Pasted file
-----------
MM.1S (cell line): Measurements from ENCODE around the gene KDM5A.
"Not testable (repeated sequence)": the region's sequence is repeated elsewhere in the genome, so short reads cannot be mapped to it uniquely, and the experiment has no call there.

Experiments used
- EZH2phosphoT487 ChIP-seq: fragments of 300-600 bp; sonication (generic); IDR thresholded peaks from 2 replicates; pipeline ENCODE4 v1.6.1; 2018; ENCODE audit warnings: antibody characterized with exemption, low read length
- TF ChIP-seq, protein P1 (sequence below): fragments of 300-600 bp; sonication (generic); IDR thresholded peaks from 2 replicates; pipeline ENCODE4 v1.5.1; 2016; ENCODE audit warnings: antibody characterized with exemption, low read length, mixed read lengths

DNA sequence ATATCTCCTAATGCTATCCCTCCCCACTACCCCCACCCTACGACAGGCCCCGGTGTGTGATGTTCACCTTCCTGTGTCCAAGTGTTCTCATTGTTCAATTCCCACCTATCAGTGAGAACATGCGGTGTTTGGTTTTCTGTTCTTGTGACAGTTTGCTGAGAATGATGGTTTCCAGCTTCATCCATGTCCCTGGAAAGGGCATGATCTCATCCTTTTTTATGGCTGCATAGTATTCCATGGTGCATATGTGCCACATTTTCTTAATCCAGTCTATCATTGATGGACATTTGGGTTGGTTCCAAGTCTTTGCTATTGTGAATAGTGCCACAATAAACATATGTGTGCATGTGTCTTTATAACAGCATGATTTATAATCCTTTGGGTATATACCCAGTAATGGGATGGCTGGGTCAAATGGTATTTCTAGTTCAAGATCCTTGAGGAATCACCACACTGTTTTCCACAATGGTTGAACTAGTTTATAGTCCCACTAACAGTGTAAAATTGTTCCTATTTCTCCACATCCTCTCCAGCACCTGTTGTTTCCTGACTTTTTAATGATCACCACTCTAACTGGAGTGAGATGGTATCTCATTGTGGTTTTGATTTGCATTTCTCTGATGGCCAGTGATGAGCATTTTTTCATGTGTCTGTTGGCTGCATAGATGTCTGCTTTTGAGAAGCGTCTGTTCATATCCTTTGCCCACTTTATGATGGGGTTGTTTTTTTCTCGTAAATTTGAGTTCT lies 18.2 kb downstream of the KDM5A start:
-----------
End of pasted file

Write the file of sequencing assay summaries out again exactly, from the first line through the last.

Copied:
MM.1S (cell line): Measurements from ENCODE around the gene KDM5A.
"Not testable (repeated sequence)": the region's sequence is repeated elsewhere in the genome, so short reads cannot be mapped to it uniquely, and the experiment has no call there.

Experiments used
- EZH2phosphoT487 ChIP-seq: fragments of 300-600 bp; sonication (generic); IDR thresholded peaks from 2 replicates; pipeline ENCODE4 v1.6.1; 2018; ENCODE audit warnings: antibody characterized with exemption, low read length
- TF ChIP-seq, protein P1 (sequence below): fragments of 300-600 bp; sonication (generic); IDR thresholded peaks from 2 replicates; pipeline ENCODE4 v1.5.1; 2016; ENCODE audit warnings: antibody characterized with exemption, low read length, mixed read lengths

DNA sequence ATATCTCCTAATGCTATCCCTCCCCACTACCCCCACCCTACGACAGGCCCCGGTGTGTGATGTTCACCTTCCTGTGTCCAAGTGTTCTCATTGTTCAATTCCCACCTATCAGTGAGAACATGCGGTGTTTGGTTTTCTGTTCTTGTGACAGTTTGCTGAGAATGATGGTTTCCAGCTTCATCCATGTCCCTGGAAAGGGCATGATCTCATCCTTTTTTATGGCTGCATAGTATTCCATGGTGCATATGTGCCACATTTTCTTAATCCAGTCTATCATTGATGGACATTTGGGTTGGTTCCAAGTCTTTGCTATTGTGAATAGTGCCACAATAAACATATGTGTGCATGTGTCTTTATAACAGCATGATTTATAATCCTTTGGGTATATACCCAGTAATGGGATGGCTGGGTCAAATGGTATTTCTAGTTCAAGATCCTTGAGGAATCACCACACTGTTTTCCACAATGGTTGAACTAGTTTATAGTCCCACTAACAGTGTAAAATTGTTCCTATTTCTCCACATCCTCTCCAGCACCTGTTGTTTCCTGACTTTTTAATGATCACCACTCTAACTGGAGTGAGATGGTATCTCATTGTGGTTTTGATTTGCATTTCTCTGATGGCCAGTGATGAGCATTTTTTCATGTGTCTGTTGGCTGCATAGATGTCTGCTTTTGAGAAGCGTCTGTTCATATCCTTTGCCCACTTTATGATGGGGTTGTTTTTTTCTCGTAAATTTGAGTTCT lies 18.2 kb downstream of the KDM5A start: